By Jerry Hill
Baylor Bear Foundation
Matt Rhule still has plenty of pieces to fill in a coaching staff puzzle that includes the four staffers he’s already brought with him from Temple University and the three Texas high school head coaches he’s hired since taking over the reins on Dec. 7.
But, the Baylor head coach made it clear that his top priorities are recruiting new players and trying to retain the ones that will finish out the 2016 season with a matchup against Boise State (10-2) in Tuesday’s Cactus Bowl in Phoenix, Ariz.
“As important as recruiting has been, my No. 1 priority has been the current players on the Baylor team,” said Rhule, who posted back-to-back 10-win seasons at Temple before being named the Bears’ head coach. “Not trying to convince them to stay, just getting to know them and making sure they understand exactly what we’re doing. I want them to be excited to be here and I want them excited about the future.”
Rhule returned to Pennsylvania earlier this week “to see my kids, open some Christmas presents,” but he’s been hair-on-fire busy during his first two weeks on the job at Baylor.
“I wake up every day just so excited and so blessed to be here and to be doing this,” he said. “There’s nothing like a new challenge to really invigorate you. And really, every year is a new challenge. If I was still at (Temple), I would be challenged about the new year. But, to start from scratch, to start from Day 1, is exciting.”
Part of the challenge is restocking a Baylor roster that was down to 70 scholarship players after only half of last year’s signing class showed up following the firing of former head coach Art Briles. Rhule said it will take two or three years to get back to 85 scholarships.
What he’s been encouraged by, though, has been the response of potential recruits. Baylor’s only commit for the 2017 class is safety Jalen Pitre, a safety from Stafford, Texas, who signed a financial aid contract and will enroll in January.
“The unique thing is that kids from outside the state of Texas are clamoring to come to Baylor,” said Rhule, who reached out to make scholarship offers within hours of being hired. “There’s kids from California, kids from Arkansas, there’s kids from Florida. That’s the thing I want Baylor Nation to know is that coming and playing football at Baylor and getting an education at Baylor is so unbelievably attractive to kids across the country.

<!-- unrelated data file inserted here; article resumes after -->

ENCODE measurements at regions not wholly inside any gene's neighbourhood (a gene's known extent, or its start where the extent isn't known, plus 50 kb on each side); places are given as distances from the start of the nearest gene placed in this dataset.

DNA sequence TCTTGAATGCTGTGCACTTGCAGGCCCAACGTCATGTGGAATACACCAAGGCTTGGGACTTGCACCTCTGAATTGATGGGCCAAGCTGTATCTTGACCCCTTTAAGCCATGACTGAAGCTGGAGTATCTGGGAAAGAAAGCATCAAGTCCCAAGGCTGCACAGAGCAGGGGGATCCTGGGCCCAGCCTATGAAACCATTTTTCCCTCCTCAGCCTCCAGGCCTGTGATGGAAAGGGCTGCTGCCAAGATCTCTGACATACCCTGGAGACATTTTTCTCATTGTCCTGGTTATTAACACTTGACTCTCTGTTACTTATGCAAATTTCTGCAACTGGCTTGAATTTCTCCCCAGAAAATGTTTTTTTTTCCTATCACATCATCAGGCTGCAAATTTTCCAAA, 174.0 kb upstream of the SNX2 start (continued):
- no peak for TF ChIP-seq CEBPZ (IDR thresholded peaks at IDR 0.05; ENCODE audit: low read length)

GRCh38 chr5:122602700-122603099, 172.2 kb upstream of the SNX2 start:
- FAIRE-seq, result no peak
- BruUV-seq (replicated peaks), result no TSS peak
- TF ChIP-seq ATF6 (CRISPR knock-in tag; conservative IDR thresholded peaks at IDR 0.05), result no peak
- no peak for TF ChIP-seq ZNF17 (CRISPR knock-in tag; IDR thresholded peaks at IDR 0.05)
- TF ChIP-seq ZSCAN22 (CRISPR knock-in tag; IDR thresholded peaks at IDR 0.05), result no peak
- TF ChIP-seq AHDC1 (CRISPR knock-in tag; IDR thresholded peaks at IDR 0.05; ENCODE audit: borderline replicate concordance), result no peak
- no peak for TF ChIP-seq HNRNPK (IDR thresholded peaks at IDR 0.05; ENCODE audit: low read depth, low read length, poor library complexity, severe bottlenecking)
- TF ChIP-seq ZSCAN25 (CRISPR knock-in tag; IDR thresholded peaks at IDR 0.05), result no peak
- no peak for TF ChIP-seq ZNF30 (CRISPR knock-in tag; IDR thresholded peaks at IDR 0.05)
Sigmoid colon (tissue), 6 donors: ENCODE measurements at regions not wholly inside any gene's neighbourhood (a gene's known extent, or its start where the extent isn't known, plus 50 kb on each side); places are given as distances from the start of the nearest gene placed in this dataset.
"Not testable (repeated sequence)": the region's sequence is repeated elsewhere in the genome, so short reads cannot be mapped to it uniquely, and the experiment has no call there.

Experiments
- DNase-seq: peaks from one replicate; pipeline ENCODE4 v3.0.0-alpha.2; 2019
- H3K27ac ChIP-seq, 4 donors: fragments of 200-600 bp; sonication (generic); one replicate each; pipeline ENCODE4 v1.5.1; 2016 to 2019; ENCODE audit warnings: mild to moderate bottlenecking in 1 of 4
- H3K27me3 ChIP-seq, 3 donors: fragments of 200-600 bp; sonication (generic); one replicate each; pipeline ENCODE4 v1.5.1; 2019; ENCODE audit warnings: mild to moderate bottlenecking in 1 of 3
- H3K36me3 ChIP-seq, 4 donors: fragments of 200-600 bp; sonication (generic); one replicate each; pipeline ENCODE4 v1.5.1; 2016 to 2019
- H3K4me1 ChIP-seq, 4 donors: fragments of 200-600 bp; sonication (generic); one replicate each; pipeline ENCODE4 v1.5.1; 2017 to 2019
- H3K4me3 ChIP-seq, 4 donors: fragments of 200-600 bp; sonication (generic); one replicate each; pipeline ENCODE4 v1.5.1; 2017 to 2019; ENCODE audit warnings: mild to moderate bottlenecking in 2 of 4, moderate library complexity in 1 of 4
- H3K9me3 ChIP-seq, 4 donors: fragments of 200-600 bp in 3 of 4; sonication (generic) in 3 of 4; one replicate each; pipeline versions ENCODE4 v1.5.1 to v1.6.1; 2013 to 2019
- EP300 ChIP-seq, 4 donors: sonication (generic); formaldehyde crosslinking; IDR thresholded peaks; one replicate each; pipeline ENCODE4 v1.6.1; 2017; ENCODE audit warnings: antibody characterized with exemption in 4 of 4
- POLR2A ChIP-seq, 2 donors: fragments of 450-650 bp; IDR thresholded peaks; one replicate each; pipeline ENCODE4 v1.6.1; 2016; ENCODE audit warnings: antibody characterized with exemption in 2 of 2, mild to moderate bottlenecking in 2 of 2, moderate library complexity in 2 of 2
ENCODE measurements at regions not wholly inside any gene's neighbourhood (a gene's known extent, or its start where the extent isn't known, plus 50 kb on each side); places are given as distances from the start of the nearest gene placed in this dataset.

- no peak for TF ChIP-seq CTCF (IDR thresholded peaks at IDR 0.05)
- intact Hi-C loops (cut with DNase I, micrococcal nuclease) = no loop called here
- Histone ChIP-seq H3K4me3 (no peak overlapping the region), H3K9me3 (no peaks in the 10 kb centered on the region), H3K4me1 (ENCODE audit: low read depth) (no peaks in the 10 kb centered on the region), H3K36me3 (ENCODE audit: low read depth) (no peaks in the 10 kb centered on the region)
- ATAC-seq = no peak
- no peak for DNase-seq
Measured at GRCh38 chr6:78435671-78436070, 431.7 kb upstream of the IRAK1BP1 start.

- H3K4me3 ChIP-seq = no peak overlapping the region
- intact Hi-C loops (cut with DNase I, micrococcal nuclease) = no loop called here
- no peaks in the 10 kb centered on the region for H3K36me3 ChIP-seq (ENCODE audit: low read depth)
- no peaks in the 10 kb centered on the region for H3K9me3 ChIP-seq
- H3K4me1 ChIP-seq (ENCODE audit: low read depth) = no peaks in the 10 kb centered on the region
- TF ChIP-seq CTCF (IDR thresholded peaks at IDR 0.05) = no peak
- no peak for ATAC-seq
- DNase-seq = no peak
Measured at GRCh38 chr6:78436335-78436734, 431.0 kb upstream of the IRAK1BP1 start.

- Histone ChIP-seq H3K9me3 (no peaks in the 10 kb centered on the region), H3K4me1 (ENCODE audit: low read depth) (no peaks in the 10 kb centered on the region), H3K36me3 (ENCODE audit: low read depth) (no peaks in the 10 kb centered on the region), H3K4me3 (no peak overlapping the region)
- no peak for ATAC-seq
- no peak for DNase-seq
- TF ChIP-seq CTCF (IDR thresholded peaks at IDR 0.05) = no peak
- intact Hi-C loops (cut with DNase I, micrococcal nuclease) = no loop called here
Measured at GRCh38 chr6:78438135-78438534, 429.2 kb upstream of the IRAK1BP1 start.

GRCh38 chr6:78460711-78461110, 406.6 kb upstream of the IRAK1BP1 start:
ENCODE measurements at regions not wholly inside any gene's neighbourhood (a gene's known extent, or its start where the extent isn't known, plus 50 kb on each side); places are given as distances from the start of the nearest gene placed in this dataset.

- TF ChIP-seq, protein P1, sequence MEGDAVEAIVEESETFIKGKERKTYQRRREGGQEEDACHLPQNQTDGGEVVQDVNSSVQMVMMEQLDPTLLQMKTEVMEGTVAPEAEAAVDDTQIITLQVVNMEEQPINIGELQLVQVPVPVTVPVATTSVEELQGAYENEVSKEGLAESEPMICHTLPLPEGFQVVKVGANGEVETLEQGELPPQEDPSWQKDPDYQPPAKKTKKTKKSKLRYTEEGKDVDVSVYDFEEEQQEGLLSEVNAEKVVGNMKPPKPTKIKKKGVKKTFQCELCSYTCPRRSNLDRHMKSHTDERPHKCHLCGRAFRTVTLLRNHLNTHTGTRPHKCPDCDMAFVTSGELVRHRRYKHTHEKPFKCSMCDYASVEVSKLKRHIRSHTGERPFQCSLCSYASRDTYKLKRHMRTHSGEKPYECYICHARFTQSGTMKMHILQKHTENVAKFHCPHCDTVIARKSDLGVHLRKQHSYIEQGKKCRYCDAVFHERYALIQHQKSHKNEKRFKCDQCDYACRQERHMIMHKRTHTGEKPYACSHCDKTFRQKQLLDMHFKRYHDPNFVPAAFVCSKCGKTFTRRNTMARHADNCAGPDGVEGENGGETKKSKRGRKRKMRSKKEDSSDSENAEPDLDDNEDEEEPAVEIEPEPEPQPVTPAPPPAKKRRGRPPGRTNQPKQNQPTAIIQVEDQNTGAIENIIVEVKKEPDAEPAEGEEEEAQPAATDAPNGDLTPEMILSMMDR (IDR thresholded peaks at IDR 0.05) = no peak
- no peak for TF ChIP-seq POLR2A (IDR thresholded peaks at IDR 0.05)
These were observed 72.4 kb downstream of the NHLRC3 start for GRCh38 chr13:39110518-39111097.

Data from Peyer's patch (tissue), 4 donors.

“Now, we’re going to focus our recruiting efforts here in Texas. We’re not coming here to go out and recruit kids all across the country. I just want to make sure everybody understands just how excited kids all across the country are when they see Baylor. But, there are a lot of great football players here in Texas that we’re going to get a chance to recruit.”
And because of that, Rhule says, there’s still time for the Bears to recruit an outstanding 2017 class.
“Our approach has always been to evaluate,” he said. “You’re never going to see me recruiting based upon stars (recruiting experts’ ratings) or based upon offers. I’m going to go find the right kids. My track record is I’ve taken a bunch of kids who had no recruiting offers at all, and they’re going to be first-, second- and third-round draft picks. . . . When I went to Temple, I recruited a kid named Dion Dawkins. He’ll be a Day 1, first-round pick, and it was us and air. He had nobody else.”
With players committing earlier and earlier, most of recruiting is based off “what they did in their sophomore and junior year,” Rhule said. “But really, your best football is played as a senior.”